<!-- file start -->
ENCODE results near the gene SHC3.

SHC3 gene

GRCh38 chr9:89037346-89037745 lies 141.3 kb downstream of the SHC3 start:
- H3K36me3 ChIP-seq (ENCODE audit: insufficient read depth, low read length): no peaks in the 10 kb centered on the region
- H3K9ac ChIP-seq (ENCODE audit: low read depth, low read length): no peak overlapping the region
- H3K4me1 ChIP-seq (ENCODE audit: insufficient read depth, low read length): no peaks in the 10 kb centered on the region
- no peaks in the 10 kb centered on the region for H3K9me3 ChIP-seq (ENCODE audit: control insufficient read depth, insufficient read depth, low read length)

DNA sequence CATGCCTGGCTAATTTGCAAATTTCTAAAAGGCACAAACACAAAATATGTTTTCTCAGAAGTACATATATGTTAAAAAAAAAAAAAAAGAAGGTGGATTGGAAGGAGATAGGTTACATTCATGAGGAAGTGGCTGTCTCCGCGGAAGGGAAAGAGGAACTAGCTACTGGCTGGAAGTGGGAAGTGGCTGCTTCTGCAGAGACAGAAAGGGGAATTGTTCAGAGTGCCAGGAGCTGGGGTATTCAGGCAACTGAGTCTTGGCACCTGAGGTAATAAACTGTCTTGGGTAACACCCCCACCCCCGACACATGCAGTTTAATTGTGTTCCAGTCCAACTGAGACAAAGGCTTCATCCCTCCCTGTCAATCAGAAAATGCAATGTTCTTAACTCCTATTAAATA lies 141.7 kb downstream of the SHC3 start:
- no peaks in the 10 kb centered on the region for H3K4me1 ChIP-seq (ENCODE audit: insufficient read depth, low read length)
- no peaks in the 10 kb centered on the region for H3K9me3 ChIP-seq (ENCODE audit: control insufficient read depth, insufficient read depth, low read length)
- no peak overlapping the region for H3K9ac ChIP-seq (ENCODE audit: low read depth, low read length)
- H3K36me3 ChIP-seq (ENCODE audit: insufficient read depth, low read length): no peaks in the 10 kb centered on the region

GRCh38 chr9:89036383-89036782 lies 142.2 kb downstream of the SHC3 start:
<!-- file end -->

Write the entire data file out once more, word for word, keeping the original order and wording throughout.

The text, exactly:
ENCODE results near the gene SHC3.

SHC3 gene

GRCh38 chr9:89037346-89037745 lies 141.3 kb downstream of the SHC3 start:
- H3K36me3 ChIP-seq (ENCODE audit: insufficient read depth, low read length): no peaks in the 10 kb centered on the region
- H3K9ac ChIP-seq (ENCODE audit: low read depth, low read length): no peak overlapping the region
- H3K4me1 ChIP-seq (ENCODE audit: insufficient read depth, low read length): no peaks in the 10 kb centered on the region
- no peaks in the 10 kb centered on the region for H3K9me3 ChIP-seq (ENCODE audit: control insufficient read depth, insufficient read depth, low read length)

DNA sequence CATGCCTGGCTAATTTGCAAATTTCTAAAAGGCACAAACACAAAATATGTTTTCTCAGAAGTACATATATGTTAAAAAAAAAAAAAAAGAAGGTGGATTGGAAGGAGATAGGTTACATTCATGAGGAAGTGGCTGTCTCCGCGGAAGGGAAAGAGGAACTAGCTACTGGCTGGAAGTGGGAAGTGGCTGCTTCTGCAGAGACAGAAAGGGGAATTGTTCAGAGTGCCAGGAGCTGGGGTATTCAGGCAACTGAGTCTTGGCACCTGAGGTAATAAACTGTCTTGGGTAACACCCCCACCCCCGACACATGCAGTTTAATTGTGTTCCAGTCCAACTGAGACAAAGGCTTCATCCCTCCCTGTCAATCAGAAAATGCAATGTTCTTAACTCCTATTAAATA lies 141.7 kb downstream of the SHC3 start:
- no peaks in the 10 kb centered on the region for H3K4me1 ChIP-seq (ENCODE audit: insufficient read depth, low read length)
- no peaks in the 10 kb centered on the region for H3K9me3 ChIP-seq (ENCODE audit: control insufficient read depth, insufficient read depth, low read length)
- no peak overlapping the region for H3K9ac ChIP-seq (ENCODE audit: low read depth, low read length)
- H3K36me3 ChIP-seq (ENCODE audit: insufficient read depth, low read length): no peaks in the 10 kb centered on the region

GRCh38 chr9:89036383-89036782 lies 142.2 kb downstream of the SHC3 start: